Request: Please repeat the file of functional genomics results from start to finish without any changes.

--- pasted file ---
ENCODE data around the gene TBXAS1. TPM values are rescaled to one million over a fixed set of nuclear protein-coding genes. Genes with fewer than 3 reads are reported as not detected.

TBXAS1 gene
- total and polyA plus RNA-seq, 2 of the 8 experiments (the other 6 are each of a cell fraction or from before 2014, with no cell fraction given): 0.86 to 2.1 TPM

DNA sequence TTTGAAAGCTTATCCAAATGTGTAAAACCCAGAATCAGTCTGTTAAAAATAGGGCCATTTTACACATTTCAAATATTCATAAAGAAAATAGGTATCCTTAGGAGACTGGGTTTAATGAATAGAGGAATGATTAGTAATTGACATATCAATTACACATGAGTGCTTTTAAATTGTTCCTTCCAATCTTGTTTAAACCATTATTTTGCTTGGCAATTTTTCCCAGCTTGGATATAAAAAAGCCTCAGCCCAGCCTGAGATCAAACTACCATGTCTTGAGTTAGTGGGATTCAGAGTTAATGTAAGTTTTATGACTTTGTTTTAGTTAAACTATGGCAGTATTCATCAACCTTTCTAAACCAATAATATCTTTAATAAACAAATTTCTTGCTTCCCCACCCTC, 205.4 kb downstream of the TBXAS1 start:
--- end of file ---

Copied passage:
ENCODE data around the gene TBXAS1. TPM values are rescaled to one million over a fixed set of nuclear protein-coding genes. Genes with fewer than 3 reads are reported as not detected.

TBXAS1 gene
- total and polyA plus RNA-seq, 2 of the 8 experiments (the other 6 are each of a cell fraction or from before 2014, with no cell fraction given): 0.86 to 2.1 TPM

DNA sequence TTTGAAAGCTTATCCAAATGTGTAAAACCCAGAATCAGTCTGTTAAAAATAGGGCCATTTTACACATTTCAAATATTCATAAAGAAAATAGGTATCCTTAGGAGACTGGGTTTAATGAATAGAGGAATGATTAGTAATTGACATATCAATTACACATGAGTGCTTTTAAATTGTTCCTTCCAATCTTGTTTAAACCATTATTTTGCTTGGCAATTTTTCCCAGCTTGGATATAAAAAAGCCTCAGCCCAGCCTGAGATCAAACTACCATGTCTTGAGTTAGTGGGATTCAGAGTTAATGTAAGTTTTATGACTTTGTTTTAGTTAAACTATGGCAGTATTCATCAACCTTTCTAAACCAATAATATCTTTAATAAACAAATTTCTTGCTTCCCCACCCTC, 205.4 kb downstream of the TBXAS1 start: